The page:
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Taking Care of Your Dog's Paw Pads

Many people mistakenly presume that their dog's feet and pads are tougher than they are and can handle almost anything. After all they are thick and spongy to touch, they give him traction, absorb shock, protect him from whatever he walks on, handles various weather conditions and so on. But in fact while they are pretty resilient they are not armor and dog's can get injured or burned on their feet and it can be very painful for them. When they step on something sharp it is more obvious or if a foreign body imbeds itself into a pad. But burned pads are not as easy to predict or spot. In the summer if it gets hot the pavement can be hot too. We put on sandals, walk on the grass and avoid those things with our bare feet because we know it will be too hot for our bare feet. But we do not realize it is the same for our dogs. Dogs sadly often have burned paws from pavements or metal surfaces that are too hot for them to walk on but owners have not realized.


Here is a look at how to spot if your dog has paw pads that need some medical care, some alternatives to walks when the surfaces are too hot and how to treat injuries and burns.

Pad Injuries Your Dog may Get

Some common injuries that can happen to your dog's feet include;

Burned from pavements or roads that are too hot

Walking on hot roads after swimming has softened them

Lacerations, abrasions or punctures from stepping in something sharp

Chemical spill burns

Symptoms of a Pad Injury


Not wanting to go for a walk when you call or refusing to keep

walking while you are out



Licking his paws or chewing them

His paws looking darker than usual

A part of his pad might even be missing


Reluctant to put weight on to the injured paw

Treating an Injury to Your Dog's Paw Pad

How you treat the injury depends on its severity, the cause and the symptoms. For minor injuries or burns you can treat this yourself with the use of first aid much as you would if your child did it. If it is more serious or you are not sure of its severity a trip to the vet is best to make sure it gets the right treatment and infection does not occur. Here is a look at some first aid treatments for minor injuries to your dog's paw pad.

Treating a burn –

Keep the area clean and cool by flushing it with cool water and applying a cool compress when you can. If you are out move him onto a grassy areas, if he cannot walk you may have to carry him. If the burn looks deep or there are blisters take him to your vet. He may need antibiotics or medication to help with the pain. Otherwise if he cannot get back home with you call for a lift from a family member and when home wash his feet with a cleaners that is gentle. It needs to be kept clean and bandaging is an option though that will need to be changed often. You will also need to stop him from licking the area as much as you can. If your dog will allow you to put a sock on it do that, though only if you know he will not chew and swallow it. There are lick deterrents you can buy now like a spray that may help too. Ways to cool the burn include an icepack, a running faucet or a running hose.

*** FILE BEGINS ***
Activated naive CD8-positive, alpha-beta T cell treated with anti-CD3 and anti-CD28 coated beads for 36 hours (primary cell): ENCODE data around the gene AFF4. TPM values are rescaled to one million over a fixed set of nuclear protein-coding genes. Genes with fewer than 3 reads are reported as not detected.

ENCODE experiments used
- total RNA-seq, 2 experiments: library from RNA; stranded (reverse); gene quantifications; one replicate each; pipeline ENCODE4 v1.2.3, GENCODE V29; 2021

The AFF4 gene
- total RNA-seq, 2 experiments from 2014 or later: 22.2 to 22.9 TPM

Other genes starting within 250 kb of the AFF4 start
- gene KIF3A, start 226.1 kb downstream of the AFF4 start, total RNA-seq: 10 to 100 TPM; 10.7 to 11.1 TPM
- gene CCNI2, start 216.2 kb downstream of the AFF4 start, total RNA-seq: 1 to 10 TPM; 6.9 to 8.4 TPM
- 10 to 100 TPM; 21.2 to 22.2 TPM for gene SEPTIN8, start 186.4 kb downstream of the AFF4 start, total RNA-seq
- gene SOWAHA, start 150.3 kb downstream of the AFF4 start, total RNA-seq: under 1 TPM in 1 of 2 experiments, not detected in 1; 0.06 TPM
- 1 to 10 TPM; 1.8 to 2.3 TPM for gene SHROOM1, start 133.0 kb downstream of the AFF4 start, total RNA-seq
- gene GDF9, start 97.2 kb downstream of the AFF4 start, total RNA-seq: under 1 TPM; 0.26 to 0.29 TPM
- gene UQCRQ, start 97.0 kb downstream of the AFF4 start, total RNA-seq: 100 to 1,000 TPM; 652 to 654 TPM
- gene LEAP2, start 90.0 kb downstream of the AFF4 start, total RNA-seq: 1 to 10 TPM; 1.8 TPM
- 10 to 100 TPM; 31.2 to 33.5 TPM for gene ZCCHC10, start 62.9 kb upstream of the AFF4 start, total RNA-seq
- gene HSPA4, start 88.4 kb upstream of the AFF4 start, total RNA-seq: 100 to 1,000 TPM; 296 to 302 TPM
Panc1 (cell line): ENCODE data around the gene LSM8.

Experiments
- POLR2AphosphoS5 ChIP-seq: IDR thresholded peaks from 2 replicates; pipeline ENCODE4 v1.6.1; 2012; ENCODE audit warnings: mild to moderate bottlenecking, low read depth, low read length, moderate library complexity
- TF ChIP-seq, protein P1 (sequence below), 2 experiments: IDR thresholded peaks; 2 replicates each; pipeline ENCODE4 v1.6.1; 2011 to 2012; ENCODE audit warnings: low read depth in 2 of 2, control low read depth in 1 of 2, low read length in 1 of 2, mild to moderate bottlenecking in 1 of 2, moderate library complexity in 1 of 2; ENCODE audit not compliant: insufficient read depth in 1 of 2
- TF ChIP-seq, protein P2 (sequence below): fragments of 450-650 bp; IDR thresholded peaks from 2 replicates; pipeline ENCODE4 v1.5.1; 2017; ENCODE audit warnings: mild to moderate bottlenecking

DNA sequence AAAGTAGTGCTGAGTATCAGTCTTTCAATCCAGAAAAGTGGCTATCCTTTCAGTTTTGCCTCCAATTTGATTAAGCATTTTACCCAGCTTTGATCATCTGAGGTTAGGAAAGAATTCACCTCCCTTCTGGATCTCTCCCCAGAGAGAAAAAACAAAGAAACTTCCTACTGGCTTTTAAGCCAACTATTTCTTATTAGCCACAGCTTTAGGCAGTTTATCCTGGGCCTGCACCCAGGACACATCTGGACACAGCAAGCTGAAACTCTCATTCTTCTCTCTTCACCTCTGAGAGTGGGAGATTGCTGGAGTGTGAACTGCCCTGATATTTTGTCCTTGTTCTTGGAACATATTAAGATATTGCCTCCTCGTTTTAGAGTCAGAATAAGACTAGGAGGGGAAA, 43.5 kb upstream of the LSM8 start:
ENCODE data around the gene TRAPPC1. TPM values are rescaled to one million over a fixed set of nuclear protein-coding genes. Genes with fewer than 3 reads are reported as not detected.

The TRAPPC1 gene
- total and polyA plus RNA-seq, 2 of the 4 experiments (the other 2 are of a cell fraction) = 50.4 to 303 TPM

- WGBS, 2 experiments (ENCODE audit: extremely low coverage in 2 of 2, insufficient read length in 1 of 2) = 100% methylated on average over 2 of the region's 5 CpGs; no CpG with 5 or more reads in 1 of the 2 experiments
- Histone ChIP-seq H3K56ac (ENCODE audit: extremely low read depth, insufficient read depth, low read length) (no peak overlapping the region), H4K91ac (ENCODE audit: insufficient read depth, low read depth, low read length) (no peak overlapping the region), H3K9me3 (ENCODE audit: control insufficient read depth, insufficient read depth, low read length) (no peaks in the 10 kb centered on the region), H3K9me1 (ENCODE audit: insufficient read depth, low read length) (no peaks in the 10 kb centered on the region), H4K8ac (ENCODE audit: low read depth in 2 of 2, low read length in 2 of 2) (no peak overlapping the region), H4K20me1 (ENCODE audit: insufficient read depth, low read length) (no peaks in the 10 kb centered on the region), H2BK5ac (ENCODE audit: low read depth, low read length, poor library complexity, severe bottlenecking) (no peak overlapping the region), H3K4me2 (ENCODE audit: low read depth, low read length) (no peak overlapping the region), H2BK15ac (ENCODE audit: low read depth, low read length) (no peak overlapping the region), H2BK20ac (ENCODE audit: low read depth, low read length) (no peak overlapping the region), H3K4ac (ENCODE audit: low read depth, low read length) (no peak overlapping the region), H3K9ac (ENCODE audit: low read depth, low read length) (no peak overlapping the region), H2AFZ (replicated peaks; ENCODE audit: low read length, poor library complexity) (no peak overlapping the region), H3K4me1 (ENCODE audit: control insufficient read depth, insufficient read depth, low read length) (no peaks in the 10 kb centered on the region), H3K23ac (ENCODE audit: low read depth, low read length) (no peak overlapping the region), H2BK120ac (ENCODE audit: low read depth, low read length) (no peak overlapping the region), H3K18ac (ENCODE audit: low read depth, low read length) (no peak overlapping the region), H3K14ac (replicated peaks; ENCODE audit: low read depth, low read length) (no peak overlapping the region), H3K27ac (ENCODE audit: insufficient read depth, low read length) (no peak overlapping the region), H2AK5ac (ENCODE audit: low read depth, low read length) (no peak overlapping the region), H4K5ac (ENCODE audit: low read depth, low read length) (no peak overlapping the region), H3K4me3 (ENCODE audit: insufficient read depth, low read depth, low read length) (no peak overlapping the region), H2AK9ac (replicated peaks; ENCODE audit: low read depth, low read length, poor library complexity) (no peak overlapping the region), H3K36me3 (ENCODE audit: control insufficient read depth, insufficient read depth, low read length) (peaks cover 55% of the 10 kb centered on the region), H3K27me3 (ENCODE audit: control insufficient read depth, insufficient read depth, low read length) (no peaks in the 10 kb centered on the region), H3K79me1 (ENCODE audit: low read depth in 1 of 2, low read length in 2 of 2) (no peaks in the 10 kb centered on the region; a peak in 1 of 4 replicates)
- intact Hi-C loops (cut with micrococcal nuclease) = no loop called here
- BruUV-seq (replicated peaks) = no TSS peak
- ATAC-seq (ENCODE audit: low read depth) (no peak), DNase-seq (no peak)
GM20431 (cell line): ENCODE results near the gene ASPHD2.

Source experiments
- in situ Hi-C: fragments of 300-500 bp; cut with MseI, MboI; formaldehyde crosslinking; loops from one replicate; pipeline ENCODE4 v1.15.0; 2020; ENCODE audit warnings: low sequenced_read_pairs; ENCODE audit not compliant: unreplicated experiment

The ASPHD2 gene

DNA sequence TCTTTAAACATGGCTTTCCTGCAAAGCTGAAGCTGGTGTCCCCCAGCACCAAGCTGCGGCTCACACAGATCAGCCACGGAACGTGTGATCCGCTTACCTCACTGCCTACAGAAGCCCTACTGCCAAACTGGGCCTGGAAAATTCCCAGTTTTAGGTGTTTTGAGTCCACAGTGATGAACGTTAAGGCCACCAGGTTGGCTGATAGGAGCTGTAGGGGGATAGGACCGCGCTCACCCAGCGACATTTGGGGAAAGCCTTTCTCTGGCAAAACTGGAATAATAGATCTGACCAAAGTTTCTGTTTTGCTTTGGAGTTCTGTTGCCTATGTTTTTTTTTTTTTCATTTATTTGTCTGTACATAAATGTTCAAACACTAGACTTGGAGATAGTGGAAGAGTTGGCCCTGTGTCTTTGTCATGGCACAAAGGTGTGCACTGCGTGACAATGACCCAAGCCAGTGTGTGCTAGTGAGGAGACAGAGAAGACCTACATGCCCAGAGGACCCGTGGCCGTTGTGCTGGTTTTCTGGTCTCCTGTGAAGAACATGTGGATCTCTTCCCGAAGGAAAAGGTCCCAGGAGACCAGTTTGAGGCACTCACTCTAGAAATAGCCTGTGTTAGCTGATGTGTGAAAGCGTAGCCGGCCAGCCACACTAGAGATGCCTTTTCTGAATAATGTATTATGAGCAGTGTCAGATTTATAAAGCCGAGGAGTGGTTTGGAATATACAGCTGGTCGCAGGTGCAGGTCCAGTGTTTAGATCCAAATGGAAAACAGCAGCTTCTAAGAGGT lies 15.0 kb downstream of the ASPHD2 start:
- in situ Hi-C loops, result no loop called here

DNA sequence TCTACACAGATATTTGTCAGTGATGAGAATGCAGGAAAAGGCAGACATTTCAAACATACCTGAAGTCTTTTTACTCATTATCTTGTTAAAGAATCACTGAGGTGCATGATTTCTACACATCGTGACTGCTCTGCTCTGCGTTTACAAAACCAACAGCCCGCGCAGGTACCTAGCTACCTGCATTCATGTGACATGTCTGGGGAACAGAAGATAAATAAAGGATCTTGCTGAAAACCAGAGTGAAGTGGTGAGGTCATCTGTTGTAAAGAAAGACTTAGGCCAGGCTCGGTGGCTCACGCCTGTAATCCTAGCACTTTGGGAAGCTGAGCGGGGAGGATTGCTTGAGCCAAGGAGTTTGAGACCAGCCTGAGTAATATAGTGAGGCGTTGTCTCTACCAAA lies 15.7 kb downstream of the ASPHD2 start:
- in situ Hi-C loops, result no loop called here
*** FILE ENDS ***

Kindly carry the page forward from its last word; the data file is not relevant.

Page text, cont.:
Wounds –

If he has an wound you need to first see if there is anything still in it like glass. Any debris needs to be removed. Then it needs to be washed with clean water. Try moving the paw in a swishing movement in case there is any tiny debris still in the wound. When it is clean put pressure use a bandage or clean material that is absorbent to stop the bleeding. Small cuts will stop bleeding quite quickly but deeper cuts may need you to now take your dog to the vet.

Chemicals –

If he steps into a chemical that injures him you need to immediately was the paw in cool running water and keep it there until all signs of the chemical are gone.


There are things you can do to prevent injuries occurring to your dog's paws so try to remember these tips.

In hot months take your dog for walks in the cool hours of the morning or evening

Check the pavement or roads with your own feet before letting your dog walk on it

Put booties on your dog to walk in if they need protection from hot or cold

Avoid metal and asphalt surfaces and walk on grassy areas

If your dog needs to step onto a hot surface to get somewhere like into the car lay down a cool wt towel for him to stand on

Inspect areas where you let your dog play for glass and other sharp objects

Wash away chemical spills before your dog can play in it

When walking your dog check the ground ahead of you to try and avoid nasty surprises


Visiting the Vet

Dog's paws are slow to heal because they walk on them and aggravate them. That is why even with a minor injury you might want to still get your vet to check on it and monitor it. Your vet knows how to check for debris, bandage properly and whether something else needs to be done for your dog. He or she will also be able to advise you on how to care for it at home.